Hostages review: A riveting home-invasion thriller

Hostages review: A riveting home-invasion thriller
Movie Rated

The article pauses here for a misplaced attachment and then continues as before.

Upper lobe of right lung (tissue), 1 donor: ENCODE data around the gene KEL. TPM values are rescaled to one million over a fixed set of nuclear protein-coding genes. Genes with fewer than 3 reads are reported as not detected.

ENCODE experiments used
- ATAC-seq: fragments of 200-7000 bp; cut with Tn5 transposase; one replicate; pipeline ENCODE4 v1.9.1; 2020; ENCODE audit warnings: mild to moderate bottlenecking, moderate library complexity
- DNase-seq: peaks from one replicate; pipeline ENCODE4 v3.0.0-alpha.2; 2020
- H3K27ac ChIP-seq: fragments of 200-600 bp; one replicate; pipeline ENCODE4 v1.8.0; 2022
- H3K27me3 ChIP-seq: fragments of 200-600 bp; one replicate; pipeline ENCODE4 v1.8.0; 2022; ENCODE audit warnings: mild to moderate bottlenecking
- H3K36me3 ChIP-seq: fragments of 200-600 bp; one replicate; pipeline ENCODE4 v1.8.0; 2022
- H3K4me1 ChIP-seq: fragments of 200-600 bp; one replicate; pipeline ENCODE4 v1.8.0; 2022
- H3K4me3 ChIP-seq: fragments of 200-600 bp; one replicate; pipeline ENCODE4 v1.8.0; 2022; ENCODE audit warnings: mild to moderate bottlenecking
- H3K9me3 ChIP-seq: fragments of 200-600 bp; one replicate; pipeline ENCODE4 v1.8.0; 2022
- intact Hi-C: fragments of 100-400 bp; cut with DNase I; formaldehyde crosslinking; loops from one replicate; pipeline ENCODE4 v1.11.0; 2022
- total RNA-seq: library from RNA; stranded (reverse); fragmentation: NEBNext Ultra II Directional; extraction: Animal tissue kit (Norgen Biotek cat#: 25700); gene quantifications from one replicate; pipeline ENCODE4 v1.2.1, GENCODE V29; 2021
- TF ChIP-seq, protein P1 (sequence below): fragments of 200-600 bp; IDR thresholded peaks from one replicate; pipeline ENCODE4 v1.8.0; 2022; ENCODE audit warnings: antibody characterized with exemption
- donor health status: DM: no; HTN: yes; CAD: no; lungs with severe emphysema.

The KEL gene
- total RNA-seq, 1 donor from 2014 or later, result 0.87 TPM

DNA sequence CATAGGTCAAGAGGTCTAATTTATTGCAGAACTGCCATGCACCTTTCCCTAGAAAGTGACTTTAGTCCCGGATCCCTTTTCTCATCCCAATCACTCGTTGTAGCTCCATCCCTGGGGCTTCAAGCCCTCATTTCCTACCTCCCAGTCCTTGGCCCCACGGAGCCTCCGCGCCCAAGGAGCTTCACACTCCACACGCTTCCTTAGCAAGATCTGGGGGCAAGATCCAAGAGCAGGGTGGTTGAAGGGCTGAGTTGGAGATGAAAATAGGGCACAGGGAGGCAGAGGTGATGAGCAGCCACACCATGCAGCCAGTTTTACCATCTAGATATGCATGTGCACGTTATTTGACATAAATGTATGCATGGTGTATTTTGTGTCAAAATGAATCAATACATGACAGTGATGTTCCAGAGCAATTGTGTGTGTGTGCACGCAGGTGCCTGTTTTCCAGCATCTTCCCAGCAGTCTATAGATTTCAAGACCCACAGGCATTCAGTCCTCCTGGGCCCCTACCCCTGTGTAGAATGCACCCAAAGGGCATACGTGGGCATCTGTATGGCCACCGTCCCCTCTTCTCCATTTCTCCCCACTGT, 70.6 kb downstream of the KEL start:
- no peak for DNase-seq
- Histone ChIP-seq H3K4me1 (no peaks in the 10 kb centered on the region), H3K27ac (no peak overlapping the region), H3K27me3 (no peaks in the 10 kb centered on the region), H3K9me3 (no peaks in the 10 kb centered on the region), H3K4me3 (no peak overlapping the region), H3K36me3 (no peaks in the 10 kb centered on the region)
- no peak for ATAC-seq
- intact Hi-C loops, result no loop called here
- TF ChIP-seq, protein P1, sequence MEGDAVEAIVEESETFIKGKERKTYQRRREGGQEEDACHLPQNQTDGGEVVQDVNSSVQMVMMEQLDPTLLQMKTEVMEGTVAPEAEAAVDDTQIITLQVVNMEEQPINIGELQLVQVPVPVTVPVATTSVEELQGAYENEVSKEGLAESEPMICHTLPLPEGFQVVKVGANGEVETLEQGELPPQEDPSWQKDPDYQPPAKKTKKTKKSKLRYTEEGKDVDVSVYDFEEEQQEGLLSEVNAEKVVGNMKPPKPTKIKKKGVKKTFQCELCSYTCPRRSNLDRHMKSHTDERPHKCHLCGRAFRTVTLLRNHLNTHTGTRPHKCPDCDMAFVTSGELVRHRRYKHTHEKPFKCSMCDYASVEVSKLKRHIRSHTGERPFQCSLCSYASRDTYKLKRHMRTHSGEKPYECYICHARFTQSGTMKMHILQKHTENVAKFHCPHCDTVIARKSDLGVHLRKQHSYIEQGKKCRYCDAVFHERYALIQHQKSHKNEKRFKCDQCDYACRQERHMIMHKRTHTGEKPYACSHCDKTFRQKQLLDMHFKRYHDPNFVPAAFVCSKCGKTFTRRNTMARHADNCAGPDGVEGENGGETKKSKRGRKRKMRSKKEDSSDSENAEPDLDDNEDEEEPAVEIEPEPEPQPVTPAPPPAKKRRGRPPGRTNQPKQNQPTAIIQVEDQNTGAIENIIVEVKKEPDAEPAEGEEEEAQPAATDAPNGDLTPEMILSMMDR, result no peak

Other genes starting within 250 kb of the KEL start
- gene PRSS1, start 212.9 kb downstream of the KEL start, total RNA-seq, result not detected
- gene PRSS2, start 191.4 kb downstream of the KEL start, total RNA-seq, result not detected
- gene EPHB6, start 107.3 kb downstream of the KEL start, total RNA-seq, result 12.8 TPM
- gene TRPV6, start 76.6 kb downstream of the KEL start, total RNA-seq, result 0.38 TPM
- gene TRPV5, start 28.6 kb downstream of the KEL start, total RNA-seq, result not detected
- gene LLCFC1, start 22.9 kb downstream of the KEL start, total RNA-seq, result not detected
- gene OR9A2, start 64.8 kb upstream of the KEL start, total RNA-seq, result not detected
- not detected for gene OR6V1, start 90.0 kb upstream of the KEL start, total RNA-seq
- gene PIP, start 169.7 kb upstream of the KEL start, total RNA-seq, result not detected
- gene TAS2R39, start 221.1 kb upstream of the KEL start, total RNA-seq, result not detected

Production House: Applause Entertainment Cast: Tisca Chopra, Ronit Roy, Parvin Dabas, Dalip Tahil, Sumit Yadav and Malhar Rathod Dialogues: Music: Karel Antonin Cinematography: Sachin Krishn Editing: Archit D. Rastogi Producers: Deepak Dhar, Deepak Segal, Sameer Nair Story: Shiva Shankar Bajpai, Mayukh Ghosh and Nisrag Mehta Director: Sudhir Mishra Premiere Date: May 31 Story A day before she’s set to perform surgery on the Chief Minister of the state, Dr. Mira Anand’s (Tisca Chopra) family gets taken hostage by four masked men in their Gurgaon home. In return for her family’s safety, Mira must dip her scalpel in an undetectable poison when she operates on the CM, triggering organ failure and eventually leading to death. Will Mira give in to the demand of the kidnappers and save her family or will she do the right things and save the CM? This forms the rest of the story. Performances One of the reasons the show works is because of the terrific casting. Tisca Chopra as Mira Anand is extremely good and she brings a lot of composure and inexpressible fear while performing and she couldn’t have done it any better. Struggling to find a balance between being a well respected surgeon and a mother to her family, she performs with a degree of guilt in her eyes. She’s one of the reasons why Hostages isn’t a run-of-the-mill show trying to cash in on the current OTT wave in India. Known for handpicking her roles with utmost care, Tisca proves once again why she’s one of the best actors of our times and that when she accepts a character, she can’t possibly go wrong. The second best performance of the show comes from Ronit Roy, who plays a recently retired cop, Prithvi Singh. We’ve seen Ronit play serious roles and he’s known for flawless acting. In Hostages, his role fits him like a glow and he nails his part with grace. The rest of the cast does decent job with performances that are noticeable but not necessarily great. Parvin Dabas, who plays Tisca’s husband, delivers a restrained performance worth talking about. Direction For Sudhir Mishra, who makes inroads into the web space with Hostages, it’s a show that really brings out the filmmaker’s best. It’s debatable whether it’s his best work yet, but it surely is a very good adaptation of the original Israeli show. If you’ve seen the original and compare with its Hindi counterpart, it wouldn’t be an exaggeration to say that Mishra has done a better job. It’s not a show that’s entirely realistic and logic does take a back seat at times, but Mishra makes up for it with a gripping screenplay. As the show progresses, you start to realize there’s so much common in the kidnappers as well as hostages alike and how Mishra showcases it by mixing it good old masala fare and backstories for almost every character is commendable. Dialogues For a tense hostage drama, there’s very minimal that’s spoken, but what’s said is adequate and the writing department deserves some praise. As Indian audiences, we love our dramatic moments and they’re better created when the tension is built by the circumstance and not by words. Cinematography Sachin Krishn, who has worked on films such as Chakravyuh, Raajneeti and Manikarnika: Queen of Jhansi, does a good job in capturing the mood of the hostage situation with good frames and lighting. His work is well complemented by Sunil Nigvekar’s production design. Music The show has music by Karel Antonin, who has predominantly worked on international projects. His work isn’t groundbreaking but aids in elevating the tension in the hostage sequences with good background score. Editing The show goes back and forth in time a lot to narrate the backstories of the characters and some important events. Editor Archit Rastogi, whose work includes Bheja Fry and Inkaar, really makes a difference with his cuts when it comes to some tense moments. Production Design Hostages never feels like a show on which the makers didn’t spend money on. It’s lavishly shot and some set work offers enriching visuals, especially the whole set up inside Mira’s house where get taken hostage and scenes that unfold in the hospital. Highlights A well made show Gripping narrative Overall performances Drawback Lack of logic Convenient writing in some places Analysis By Indian web content standard, Hostages is definitely a step up and it’s a show that really delivers what it promises. Unlike shows that desperately try so hard to impress audiences, Hostages has its flaws but it also has some great moments. In Indian context, we really haven’t had many home-invasion subjects and Hostages is a whiff of fresh air if you’ve been on the lookout for content in this genre. The show definitely needed tighter writing but the screenplay always promises high drama and that does the trick. Icing on the cake: A home-invasion thriller that hits all the sweet spots Rating: 3/5

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